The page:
Experience of our neighbours, Norway and Britain, show that blowouts at oil rigs and major spills are rare. They are slightly more common in the exploration stage, but it is still a tiny fraction of a percentage point risk for every well that has been set up.
Providence used studies from Norweigian and British drilling operations to assess the dangers. Each country had in the region of 60 tests a year.
There are three exploration wells drilling in Ireland per year and, on this basis, Providence said the probability of a blowout would be expected to happen once every 354 years.
This represents a 0.2% chance of a blowout during planned exploration activities in Ireland.
If there was a disaster off Dublin Bay, Providence, as the primary operators of the Dalkey well, would have responsibility for responding to it. It would either have to seal the well off, trap the oil under the sea or tap the reservoir from a different source.
The environmental response would be orchestrated by the Irish coast guard and a stockpile of containment equipment is in storage in Blanchardstown in case of emergency. These include inshore absorption booms, offshore containment booms, suction pumps, transfer equipment, and cleanup kits if the slick hits the shore. Getting the most out of our resources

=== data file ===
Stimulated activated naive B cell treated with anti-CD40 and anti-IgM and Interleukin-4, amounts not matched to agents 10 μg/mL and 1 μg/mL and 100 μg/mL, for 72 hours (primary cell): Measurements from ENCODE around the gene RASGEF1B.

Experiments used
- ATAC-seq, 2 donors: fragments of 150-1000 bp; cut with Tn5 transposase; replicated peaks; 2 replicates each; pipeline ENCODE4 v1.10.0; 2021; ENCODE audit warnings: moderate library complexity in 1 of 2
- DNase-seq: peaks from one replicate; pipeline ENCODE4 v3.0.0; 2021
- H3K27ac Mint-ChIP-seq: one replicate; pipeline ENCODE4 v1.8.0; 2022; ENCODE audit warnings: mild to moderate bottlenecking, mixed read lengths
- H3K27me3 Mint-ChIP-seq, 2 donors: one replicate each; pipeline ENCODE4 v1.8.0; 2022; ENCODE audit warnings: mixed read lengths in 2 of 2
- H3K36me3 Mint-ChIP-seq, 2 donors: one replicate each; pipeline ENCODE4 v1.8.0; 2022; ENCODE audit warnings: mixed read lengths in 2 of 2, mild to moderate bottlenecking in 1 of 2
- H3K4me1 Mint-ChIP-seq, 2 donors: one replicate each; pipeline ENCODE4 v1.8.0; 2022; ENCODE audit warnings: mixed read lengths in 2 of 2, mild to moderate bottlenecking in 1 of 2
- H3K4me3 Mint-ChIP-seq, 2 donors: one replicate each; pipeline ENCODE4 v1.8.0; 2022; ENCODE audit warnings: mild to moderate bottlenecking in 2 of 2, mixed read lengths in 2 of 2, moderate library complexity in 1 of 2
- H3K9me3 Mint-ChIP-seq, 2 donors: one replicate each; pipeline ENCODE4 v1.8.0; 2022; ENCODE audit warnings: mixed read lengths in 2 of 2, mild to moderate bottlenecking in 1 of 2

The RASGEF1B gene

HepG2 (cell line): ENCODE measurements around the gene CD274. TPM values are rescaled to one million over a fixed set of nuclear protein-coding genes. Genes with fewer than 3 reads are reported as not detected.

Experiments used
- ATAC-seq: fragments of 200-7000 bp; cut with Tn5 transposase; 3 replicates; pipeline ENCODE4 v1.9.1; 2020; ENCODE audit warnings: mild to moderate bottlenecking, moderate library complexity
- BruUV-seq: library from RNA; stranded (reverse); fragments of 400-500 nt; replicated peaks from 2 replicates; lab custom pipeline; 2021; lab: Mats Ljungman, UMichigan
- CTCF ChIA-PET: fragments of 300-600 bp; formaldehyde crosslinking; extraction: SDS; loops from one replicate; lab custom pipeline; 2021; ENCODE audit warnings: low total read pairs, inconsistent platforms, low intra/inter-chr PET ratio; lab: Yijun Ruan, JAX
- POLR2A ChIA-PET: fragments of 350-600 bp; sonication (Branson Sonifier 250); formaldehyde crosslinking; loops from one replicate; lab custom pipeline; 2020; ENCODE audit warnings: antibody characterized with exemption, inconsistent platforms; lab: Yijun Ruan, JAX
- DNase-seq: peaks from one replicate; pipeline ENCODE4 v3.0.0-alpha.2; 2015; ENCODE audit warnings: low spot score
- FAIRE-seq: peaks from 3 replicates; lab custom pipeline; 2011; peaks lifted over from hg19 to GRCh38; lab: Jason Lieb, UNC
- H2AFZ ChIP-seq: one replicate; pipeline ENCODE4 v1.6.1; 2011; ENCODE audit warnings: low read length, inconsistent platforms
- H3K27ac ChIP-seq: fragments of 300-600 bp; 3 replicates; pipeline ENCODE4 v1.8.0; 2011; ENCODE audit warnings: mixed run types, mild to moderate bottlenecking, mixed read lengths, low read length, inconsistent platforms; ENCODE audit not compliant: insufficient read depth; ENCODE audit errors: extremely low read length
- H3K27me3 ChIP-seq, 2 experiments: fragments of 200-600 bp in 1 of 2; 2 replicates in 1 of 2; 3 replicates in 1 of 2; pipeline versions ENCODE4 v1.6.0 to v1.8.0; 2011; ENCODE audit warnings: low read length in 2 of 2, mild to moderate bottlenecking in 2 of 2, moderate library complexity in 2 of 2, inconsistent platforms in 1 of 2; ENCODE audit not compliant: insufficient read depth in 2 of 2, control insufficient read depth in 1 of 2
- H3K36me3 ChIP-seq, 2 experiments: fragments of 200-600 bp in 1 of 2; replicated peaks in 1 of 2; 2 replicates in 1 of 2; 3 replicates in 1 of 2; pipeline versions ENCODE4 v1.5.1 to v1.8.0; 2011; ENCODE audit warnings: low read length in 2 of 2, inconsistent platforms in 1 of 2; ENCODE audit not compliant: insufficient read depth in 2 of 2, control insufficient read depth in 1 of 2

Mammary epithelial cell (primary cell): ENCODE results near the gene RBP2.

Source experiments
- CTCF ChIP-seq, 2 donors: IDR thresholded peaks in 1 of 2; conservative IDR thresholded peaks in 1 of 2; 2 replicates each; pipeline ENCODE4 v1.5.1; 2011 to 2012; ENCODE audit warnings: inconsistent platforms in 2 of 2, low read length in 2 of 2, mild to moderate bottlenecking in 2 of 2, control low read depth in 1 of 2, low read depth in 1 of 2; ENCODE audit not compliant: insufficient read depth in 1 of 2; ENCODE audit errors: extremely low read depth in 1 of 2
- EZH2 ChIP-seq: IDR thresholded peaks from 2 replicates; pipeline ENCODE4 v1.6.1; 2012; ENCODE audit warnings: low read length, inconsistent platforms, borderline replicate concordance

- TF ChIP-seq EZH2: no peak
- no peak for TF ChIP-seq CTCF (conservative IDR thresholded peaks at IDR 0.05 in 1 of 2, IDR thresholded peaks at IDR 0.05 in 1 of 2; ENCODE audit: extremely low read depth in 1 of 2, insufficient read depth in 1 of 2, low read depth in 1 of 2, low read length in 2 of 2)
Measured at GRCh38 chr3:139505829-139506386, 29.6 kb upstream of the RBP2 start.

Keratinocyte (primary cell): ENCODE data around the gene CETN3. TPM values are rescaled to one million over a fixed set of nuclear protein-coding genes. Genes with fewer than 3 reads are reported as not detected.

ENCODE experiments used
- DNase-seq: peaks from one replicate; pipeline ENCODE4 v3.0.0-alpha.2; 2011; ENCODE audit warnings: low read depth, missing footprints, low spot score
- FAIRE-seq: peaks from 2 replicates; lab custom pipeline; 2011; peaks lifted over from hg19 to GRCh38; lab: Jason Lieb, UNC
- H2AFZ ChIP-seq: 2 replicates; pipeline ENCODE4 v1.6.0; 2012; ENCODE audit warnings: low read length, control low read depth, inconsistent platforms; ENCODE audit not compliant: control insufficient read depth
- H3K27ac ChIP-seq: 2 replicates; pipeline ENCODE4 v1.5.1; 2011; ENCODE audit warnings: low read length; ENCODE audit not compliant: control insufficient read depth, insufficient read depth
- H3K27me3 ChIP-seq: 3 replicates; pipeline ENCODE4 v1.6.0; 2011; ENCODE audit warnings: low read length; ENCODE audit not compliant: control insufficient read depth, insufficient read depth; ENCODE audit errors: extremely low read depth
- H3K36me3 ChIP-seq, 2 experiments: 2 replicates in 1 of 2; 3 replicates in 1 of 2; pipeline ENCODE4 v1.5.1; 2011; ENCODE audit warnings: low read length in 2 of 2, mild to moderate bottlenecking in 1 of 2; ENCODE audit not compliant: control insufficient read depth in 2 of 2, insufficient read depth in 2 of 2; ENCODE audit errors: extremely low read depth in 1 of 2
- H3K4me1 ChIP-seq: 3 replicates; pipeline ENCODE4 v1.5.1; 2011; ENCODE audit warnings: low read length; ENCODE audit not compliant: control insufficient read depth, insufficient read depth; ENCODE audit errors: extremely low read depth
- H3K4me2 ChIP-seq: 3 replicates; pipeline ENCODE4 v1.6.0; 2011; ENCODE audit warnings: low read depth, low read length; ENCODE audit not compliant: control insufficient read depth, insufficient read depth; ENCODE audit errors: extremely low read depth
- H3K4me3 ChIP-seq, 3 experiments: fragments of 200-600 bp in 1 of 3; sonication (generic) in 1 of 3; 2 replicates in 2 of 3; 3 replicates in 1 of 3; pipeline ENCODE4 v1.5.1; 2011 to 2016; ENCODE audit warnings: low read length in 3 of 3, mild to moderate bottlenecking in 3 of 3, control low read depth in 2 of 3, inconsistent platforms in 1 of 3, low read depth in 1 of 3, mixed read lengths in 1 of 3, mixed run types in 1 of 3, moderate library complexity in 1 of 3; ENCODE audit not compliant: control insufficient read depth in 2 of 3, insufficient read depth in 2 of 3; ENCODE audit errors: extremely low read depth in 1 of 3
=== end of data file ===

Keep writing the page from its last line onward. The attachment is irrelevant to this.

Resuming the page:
By Richard Boyd Barrett
THE recent announcement by Providence Resources that it has discovered up to 1.6bn barrels of oil at Barryroe, off the west coast of Cork, along with the granting of a foreshore licence to Providence to drill for gas and oil 6km from the coast in Dublin Bay, has again highlighted the need to radically alter the regime for managing Ireland’s natural resources.
A new pamphlet by the Dublin Shell-to-Sea campaign details the enormous likely reserves of gas and oil in Irish waters and how the people of Ireland will see little or no benefit from these resources.